Tuesday 9 August 2011

Tracking the progress of those “do not track” browser thingies ...

"Ello, Mr Internet Browser manufacturer, I would like to buy one of those “do not track” thingies I’ve been reading about all over the internet."
I’m sorry sir – we don’t sell 'em – but we do give 'em away.

"In that case I’ll have one. But just wot does it do?"
Errr, well, it lets you set a little flag which explains to anyone who wants to take notice of it that you don’t want to be tracked.

"So does that mean that if I set it, all publishers will have to read it and take notice of wot it says?"
Errr, no. (Well, not yet, anyway.)

"Oh. So does it mean that their sites will cease to function if they come across someone like me who has one of these “do not track” thingies?"
Errr, no. (Well, not yet, anyway.)

"Oh. So does it mean that if I set it, all publishers will have to stop the operational or analytical stuff they do when I surf their websites?"
Errr, no. (Well, not yet, anyway. And probably never.)

"Oh. So does it mean that all publishers will react in the same way when they come across someone like me who has one of these “do not track” thingies?"
Errr, no. (Well, not yet, anyway.)

"Oh, but tell me. Have all of you internet browser people reached an agreement about how to develop these “do not track” thingies, so they'll all operate in the same way, so it won’t matter wot browser I’m actually using at any time?"
Errr, no. (Well, not yet, anyway.)

"Oh. But is there anyone out there trying to get everyone in the same place on this issue?"
Oh yes sir. Yes they are. There’s a bunch of awfully clever people over at the W3C organisation doing lots of fancy stuff.

"Oh. Good. And are you confident that they’ll come up with a global solution before someone in the European Commission throws a hissy fit about not enough being done?"
Dunno sir. Questions on timings and missed deadlines can always be asked by those who like to throw hissy fits.

"Excuse me, are you taking this privacy lark sufficiently seriously?"
Oh yes sir. We’re taking it really seriously. And lots and lots of people are trying to take it really seriously, too. It’s just hard to get lots of people in the same room and get them to agree on what the actual problem is. We need a common global problem before we can develop a common global understanding of what to do about it.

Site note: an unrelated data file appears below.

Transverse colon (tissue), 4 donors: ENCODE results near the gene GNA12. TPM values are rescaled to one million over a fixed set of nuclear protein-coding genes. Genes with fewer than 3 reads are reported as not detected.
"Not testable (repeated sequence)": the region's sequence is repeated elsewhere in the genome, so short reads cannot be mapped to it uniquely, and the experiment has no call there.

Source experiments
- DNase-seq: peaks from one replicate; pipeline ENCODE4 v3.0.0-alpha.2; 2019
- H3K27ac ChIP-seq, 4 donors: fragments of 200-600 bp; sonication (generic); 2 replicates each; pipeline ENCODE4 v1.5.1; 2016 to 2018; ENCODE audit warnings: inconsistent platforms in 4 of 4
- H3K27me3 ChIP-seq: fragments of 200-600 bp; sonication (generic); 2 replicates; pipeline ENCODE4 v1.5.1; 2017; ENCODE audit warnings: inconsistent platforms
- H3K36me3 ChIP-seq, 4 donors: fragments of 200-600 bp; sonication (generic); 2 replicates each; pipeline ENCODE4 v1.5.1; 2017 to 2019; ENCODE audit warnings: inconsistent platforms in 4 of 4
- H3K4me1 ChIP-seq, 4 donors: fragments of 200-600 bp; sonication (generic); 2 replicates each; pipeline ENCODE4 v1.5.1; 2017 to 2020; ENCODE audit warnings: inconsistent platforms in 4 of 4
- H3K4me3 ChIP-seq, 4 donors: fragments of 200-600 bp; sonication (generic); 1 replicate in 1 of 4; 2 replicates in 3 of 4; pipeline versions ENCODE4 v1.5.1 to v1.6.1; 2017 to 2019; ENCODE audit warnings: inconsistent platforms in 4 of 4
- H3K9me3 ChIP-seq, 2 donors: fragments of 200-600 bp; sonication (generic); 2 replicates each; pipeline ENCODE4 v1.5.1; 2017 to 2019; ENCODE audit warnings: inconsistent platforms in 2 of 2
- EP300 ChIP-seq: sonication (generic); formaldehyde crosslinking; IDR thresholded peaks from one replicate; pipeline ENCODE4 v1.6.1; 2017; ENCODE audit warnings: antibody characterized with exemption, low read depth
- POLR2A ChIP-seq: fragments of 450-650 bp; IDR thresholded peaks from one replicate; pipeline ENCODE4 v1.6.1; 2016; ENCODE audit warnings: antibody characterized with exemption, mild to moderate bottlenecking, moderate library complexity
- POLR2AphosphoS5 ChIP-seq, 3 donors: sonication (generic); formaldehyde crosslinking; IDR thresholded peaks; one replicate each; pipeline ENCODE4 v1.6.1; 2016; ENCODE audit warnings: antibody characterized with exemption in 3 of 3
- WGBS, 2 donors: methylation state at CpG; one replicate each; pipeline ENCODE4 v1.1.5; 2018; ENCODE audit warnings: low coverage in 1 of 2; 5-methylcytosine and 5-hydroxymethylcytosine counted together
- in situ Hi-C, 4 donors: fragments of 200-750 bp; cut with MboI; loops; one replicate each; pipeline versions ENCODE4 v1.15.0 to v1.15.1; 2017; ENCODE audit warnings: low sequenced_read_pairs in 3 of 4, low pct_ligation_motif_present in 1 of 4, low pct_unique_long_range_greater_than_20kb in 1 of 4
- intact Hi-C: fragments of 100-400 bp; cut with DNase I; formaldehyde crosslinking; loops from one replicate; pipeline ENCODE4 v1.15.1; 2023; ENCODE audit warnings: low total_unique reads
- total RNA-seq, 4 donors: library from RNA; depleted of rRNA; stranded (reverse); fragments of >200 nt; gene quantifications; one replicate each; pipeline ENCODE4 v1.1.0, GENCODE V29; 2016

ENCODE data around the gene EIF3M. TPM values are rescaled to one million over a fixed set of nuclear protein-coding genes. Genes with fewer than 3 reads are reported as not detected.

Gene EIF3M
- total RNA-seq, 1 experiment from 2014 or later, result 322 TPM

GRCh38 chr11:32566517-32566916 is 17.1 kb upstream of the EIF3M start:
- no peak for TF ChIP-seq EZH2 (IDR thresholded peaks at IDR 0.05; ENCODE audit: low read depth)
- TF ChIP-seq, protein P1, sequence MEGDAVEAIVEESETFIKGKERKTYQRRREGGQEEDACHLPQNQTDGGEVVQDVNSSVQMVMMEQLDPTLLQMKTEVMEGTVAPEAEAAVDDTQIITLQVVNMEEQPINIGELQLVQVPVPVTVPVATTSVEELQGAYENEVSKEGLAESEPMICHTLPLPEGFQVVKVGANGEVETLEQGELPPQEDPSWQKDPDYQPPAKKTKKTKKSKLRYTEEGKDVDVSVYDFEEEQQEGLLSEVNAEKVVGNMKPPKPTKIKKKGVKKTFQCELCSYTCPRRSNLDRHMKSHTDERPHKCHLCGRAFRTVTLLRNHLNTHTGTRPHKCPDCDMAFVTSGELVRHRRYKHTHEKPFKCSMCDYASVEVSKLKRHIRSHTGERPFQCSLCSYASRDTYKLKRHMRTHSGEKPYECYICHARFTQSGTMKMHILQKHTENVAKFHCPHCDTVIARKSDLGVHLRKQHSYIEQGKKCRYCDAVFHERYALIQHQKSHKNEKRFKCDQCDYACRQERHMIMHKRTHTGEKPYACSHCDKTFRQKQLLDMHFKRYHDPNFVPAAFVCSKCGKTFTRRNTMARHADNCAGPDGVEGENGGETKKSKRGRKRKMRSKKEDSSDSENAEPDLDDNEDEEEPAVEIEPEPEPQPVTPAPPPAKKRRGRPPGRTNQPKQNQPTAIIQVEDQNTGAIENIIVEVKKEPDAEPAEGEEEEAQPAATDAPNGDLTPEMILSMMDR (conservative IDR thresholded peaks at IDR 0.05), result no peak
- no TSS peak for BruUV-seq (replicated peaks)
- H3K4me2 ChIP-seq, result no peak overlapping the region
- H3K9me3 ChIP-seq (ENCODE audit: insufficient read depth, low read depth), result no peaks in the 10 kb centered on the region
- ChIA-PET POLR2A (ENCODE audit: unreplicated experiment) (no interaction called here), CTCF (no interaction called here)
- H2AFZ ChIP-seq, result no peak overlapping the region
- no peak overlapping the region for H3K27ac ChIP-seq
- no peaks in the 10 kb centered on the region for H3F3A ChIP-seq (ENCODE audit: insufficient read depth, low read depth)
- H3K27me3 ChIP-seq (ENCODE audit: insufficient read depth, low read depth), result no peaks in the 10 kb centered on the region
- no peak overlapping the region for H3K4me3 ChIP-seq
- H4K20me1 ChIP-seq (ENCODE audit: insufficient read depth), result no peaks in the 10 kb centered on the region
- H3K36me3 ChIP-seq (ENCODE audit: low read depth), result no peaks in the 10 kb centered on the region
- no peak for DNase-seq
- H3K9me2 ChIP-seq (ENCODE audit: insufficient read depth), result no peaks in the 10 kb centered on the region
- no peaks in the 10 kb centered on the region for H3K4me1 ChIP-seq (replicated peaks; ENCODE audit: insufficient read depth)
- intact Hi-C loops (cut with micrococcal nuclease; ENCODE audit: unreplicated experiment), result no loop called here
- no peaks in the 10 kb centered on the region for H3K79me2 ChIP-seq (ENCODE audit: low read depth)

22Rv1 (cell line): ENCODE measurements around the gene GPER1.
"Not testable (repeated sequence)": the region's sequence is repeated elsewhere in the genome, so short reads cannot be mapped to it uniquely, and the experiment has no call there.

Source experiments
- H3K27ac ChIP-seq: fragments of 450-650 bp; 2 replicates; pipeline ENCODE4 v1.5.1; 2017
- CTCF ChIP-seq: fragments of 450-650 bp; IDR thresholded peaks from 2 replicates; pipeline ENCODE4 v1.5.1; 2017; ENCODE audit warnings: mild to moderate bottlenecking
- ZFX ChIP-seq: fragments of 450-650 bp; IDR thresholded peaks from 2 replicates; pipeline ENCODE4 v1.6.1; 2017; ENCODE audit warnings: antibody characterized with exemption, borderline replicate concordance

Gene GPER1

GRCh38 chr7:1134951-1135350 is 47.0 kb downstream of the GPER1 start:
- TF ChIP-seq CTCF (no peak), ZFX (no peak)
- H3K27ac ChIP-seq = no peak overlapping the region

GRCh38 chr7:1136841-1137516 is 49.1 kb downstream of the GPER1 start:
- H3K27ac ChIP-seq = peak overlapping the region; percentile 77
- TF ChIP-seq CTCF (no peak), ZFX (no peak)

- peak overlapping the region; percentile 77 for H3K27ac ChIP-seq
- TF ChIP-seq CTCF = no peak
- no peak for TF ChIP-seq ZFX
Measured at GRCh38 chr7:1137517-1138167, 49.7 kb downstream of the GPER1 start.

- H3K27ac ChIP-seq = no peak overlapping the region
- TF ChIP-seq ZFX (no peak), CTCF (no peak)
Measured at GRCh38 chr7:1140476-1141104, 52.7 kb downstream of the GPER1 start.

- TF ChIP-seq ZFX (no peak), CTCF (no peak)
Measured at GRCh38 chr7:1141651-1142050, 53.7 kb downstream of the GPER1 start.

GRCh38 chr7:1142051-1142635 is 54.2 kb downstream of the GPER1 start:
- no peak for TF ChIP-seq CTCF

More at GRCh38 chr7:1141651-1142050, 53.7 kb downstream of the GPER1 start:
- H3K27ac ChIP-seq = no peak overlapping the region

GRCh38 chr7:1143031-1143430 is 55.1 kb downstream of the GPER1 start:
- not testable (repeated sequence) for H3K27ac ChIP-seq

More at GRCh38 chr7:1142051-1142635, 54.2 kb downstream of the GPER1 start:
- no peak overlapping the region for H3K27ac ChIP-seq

"And how are you developing this common global understanding of the problem?"
Well, this organisation called the W3C has had one meeting already on the subject – last April, in Princeton (New Jeresy, USA). And they’ve got two more meetings planned, one next month in Cambridge (Massachusetts, USA). And then a third meeting , arranged for the following month somewhere in California (USA) will help then get a proper global perspective on the issue.

"Waddya mean, a global perspective? Isn’t this W3C just comprised of a bunch of Americans? What about the rest of the world?"
Excuse me, sir. The W3C is comprised of a bunch of very sensible people. Its even got Sir Tim Berners-Lee, who invented the World Wide Web. You must have heard of him by now. He's not an American. Anyway, its hosted by three organizations on three continents: the Massachusetts Institute of Technology (MIT) in the United States, the European Research Consortium for Informatics and Mathematics (ERCIM) in Europe, and the Keio University in Japan. So they won’t just be doing stuff to suit the Americans. They do know what they are talking about.

"Oh. So does that mean that they’re actually gonna get these “do not track” thingies to work?"
We’re not sure sir. But if anyone can, they probably can.

"Oh. So what will happen to me when I use one of your “do not track” thingies right now?"
We’re not really sure, sir. But it will give you peace of mind. You’ll have done your bit for the privacy ecosystem (whatever that means).

"In that case, I’ll have one now, please. And can I return it if it doesn’t work properly?"
Of course, sir. It’s free of charge, so we won’t need to give you your money back. If you don't like it, just turn it off and you can carry on as though nothing had ever happened.